Thursday, July 22, 2010

A Royal pain for police—and residents

By Michael McQuillan, BC Local News

First it was was the theft of his laundry soap from the apartment’s laundry room that drew his attention.
“I was gone for just a few minutes, came back and it was gone,” said the male tenant who asked that his name not be used.
Sgt. Trevor Dudor
Then it was the outdoor drinking parties in the parking lot every Friday night that got him wondering about his decision to move into 101 Royal Ave.
Finally, late last month, there was a police raid where an emergency response team entered two apartment suites, hauled away a 22-year-old man in handcuffs and charged him with weapons and drug trafficking offences.
“I haven’t lived here very long. Had I known there were so many problems, I wouldn’t have moved in in the first place,” he said.
Welcome to 101 Royal Ave., New Westminster’s crime central for apartment buildings.
112 incidents in a year
The June 27 police raid was just one of an estimated 112 incidents over the last year where New Westminster Police Service were called to the 48-unit apartment building.
Of all the problem buildings in New Westminster, 101 Royal tops the list by far.
And police and city hall have so far been unable to make the neighbourhood safer.
“There’s a real assortment of calls to this building,” said Insp. Laurin Stenerson, who heads up NWPS’s support services.
The ERT incident was one of the more extreme calls, admits Stenerson. Most calls are the nuisance variety—loud parties, fights, drunkenness and drug use—but still a drain on the department’s resources.
“Kicking in two suites is not typical,” he said.
The raid last month set off alarm bells among NWPS and New Westminster city hall.
“It’s obvious this situation hasn’t been working. We’re frustrated and now it’s time to be a little bit harder,” said Stenerson of the city’s and NWPS’s current enough-is-enough approach.
Neighbours concerned
Police and the city aren’t the only ones who want the apartment building cleaned up. Neighbours say living beside the apartment is like experiencing a war zone.
One neighbour, who recently spoke about the problem at a council meeting, said they witnessed a stabbing in front of their home, found an overdosed girl lying in their driveway, were chased into their home by a tenant’s pit bull, witnessed drug deals and had their parked car struck twice.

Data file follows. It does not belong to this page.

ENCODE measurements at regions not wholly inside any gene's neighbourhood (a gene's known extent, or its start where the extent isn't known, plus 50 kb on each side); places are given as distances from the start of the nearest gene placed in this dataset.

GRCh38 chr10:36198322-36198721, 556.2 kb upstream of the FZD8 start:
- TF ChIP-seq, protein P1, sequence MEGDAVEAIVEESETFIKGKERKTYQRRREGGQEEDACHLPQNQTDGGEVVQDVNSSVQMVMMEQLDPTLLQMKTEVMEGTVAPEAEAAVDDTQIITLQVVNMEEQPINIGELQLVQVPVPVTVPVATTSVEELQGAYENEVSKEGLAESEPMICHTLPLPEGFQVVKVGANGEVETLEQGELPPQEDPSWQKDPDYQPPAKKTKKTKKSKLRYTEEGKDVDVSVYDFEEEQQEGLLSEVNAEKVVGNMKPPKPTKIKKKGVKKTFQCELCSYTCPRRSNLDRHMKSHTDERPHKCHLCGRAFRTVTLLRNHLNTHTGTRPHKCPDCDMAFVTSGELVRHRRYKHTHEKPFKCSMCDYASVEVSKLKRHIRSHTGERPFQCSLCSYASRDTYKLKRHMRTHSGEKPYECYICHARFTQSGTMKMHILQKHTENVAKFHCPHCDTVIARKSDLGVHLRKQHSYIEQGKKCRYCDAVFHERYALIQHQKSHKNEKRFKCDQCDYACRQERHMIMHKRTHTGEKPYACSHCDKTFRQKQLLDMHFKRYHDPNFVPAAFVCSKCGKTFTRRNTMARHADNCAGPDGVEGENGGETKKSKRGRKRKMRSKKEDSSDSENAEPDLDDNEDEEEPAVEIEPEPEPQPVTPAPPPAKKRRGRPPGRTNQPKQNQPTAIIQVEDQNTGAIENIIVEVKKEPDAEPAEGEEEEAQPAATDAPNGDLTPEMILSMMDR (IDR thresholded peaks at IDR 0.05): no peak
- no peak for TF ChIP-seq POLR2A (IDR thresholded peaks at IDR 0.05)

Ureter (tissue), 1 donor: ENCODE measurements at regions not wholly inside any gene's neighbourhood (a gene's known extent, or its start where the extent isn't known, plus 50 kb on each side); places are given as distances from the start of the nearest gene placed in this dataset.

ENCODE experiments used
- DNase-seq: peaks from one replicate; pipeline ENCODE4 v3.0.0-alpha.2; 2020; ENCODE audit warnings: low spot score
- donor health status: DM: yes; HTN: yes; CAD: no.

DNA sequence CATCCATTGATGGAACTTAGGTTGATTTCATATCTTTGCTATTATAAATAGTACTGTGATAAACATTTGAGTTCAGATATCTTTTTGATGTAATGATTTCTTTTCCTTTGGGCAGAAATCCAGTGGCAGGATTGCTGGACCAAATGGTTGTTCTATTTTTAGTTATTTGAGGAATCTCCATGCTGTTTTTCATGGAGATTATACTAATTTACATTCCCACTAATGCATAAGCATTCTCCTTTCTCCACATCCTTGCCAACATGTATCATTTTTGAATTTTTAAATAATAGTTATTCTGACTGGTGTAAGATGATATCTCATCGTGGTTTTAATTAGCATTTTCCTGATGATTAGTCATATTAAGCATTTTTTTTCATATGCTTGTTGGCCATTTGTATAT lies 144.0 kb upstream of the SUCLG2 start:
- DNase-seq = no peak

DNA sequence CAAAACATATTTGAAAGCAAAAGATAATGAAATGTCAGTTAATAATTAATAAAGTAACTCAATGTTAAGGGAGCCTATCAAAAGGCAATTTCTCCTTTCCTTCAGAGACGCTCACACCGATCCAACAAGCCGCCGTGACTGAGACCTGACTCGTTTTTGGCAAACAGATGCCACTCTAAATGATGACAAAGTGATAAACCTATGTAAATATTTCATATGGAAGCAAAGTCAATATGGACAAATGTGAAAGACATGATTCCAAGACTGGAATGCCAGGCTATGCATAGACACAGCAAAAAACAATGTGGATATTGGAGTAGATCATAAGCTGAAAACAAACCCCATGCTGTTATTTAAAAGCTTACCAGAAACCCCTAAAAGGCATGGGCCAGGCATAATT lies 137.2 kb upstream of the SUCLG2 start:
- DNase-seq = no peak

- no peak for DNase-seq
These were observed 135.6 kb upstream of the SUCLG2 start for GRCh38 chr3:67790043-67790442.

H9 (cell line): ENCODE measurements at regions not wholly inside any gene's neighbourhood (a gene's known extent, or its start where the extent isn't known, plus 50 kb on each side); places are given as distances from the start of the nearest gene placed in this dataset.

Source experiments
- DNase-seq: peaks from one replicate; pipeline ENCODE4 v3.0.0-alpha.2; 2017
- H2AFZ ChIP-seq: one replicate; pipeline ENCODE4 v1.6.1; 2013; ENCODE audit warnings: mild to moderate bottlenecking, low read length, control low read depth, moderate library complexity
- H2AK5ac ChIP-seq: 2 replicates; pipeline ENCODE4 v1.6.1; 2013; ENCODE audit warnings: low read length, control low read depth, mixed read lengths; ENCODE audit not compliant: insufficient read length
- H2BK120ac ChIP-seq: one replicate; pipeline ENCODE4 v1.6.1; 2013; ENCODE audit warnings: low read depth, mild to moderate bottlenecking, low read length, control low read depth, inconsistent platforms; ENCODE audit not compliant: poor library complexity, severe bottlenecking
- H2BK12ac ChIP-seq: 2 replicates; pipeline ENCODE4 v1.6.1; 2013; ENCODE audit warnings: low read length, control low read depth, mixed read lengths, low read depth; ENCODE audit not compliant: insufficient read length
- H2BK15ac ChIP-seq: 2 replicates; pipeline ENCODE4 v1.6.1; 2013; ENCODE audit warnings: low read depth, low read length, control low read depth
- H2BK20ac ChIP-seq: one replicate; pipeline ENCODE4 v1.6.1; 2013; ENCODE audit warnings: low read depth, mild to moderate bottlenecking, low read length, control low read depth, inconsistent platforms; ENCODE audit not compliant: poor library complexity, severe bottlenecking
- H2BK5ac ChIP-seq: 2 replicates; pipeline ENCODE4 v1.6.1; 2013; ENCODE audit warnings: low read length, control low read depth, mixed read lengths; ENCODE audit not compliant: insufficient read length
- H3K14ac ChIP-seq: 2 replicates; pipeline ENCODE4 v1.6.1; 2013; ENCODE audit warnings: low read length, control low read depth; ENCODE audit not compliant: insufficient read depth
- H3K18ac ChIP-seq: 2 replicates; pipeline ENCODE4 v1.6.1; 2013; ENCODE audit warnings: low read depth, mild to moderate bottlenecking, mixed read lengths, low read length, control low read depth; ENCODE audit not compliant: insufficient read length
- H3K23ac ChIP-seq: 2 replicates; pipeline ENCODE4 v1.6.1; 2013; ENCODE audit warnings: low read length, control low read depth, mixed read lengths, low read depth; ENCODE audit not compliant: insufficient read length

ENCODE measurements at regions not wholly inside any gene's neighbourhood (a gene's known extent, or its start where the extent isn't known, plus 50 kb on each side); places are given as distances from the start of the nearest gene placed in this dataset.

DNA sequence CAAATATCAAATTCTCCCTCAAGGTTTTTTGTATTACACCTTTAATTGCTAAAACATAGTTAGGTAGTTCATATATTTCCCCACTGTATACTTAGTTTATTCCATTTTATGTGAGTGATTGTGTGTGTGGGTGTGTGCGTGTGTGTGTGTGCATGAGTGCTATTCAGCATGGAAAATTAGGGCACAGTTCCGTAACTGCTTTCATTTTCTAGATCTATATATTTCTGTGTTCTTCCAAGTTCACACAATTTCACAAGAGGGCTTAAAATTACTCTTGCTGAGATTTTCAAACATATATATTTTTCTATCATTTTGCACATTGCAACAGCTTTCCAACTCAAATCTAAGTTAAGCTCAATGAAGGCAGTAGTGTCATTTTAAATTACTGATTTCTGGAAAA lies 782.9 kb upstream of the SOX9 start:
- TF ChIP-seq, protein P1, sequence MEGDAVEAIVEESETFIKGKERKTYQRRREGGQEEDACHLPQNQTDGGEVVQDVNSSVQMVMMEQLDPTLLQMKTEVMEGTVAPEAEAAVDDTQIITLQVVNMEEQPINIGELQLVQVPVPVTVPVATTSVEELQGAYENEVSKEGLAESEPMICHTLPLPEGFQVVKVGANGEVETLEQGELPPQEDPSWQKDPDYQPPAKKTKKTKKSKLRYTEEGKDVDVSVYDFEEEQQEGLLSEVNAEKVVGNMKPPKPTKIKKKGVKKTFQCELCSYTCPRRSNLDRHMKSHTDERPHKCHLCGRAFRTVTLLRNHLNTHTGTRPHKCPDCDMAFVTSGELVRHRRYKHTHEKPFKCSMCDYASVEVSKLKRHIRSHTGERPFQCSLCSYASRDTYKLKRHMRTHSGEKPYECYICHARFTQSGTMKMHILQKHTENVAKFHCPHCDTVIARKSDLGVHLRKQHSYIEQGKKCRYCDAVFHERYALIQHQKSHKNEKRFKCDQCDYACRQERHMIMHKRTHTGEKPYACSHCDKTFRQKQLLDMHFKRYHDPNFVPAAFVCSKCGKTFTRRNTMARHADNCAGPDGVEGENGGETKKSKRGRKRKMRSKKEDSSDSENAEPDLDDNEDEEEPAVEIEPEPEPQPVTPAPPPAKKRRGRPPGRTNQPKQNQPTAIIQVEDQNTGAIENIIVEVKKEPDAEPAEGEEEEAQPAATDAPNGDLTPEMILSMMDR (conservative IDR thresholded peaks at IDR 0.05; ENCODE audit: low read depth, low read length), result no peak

New West’s licensing and enforcement manager Keith Coueffin can only tell residents the city is doing all it can.
He also explains the problems at 101 Royal Ave. over the last two years are not the norm.
“The majority of problems in buildings are usually dealt with (by the apartment owner or manager) soon after the city issues simple orders or holds a meeting with them,” said Coueffin, part of the Housing Integrated Service Team, which deals with problematic rental properties.
Unfortunately the city and police strategy has yet to make a noticeable difference to the neighbours. And the apartment building continues to be a headache for Coueffin’s team, composed of city staff and police officers.
Since opening a file on the building, meetings have been held with the owner, more than $3,000 has been billed to the owner for police nuisance calls after a nuisance abatement order was issued, special conditions have been placed on his business licence and the building is routinely inspected and orders issued for repairs.
“Our approach has been quite successful over the last 10 years. But in a small number of cases we have to proceed to the higher level,” said Coueffin.
Seeking a solution
That will likely mean more enforcement by police and the city as well as tougher penalties for non-compliance.
But that’s not the solution they’re after. They’d rather get the apartment manager to police his own building by getting involved with programs like New Westminster’s crime-free multi-housing (CFMH).
The initiative has a good track record when dealing with problem properties. Since its inception in 1995, police calls to CFMH buildings decreased by 20 to 70 per cent after the program was implemented.
CFMH helps fight crime by educating owners and managers on how to screen prospective tenants, make a building safer, work with police and other proactive steps.
One of the most important components of the program is apartment managers knowing who they’re renting to, said Coueffin. By attracting the wrong tenants, its only a matter of time before the good ones start to leave as things get worse.
New Westminster was the first city in Canada to start a CFMH program.
• The NewsLeader was unable to contact the owner of 101 Royal Ave., listed as Terry DeBonis in a July 12 city staff report.

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